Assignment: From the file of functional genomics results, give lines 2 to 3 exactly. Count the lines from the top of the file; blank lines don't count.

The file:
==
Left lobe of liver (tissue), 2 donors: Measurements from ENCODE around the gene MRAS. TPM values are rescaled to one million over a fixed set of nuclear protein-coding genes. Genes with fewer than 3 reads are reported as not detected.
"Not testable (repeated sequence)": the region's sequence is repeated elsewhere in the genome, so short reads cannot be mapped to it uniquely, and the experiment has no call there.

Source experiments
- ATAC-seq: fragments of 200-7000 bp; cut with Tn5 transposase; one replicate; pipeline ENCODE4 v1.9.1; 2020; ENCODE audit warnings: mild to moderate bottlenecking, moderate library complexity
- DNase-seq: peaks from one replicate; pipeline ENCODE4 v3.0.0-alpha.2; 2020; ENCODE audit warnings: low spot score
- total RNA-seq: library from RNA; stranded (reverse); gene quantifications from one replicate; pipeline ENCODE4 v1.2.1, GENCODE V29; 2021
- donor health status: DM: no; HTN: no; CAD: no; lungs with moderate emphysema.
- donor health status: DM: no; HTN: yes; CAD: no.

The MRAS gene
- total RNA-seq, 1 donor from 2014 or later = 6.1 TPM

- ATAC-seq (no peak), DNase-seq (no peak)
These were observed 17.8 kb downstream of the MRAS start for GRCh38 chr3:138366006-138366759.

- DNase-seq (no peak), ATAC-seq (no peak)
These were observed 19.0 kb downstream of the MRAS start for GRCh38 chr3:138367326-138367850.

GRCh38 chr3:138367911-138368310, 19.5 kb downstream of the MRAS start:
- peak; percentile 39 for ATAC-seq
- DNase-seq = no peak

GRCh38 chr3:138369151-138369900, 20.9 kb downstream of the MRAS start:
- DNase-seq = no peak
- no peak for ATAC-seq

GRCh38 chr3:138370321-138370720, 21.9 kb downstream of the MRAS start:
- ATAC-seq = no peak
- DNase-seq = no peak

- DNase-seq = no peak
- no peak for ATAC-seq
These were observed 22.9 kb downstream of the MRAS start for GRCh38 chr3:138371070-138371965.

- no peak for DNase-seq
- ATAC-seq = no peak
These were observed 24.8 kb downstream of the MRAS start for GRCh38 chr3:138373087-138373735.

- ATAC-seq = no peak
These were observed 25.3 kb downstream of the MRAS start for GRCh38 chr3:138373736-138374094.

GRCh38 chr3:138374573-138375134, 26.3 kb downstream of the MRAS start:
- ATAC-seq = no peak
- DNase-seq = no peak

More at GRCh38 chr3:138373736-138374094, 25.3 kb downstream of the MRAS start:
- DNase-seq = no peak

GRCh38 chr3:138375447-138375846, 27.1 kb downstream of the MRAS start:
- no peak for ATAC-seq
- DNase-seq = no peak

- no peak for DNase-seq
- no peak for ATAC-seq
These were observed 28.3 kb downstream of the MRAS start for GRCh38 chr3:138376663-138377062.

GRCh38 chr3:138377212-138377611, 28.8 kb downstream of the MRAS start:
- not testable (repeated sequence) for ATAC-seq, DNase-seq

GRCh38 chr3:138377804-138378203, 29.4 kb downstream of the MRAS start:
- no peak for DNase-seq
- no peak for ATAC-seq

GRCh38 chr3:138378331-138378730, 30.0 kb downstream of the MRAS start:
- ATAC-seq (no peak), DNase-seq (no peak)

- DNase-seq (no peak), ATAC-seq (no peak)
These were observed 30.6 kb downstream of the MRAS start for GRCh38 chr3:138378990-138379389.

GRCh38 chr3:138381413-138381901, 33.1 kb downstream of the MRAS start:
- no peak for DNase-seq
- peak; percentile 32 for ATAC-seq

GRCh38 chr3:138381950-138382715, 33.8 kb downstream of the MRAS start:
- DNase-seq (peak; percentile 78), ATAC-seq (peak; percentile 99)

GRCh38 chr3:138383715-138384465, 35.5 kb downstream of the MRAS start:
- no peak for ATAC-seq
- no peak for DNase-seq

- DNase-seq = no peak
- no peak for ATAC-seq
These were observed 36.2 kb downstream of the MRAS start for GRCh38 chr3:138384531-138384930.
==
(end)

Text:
"Not testable (repeated sequence)": the region's sequence is repeated elsewhere in the genome, so short reads cannot be mapped to it uniquely, and the experiment has no call there.

Source experiments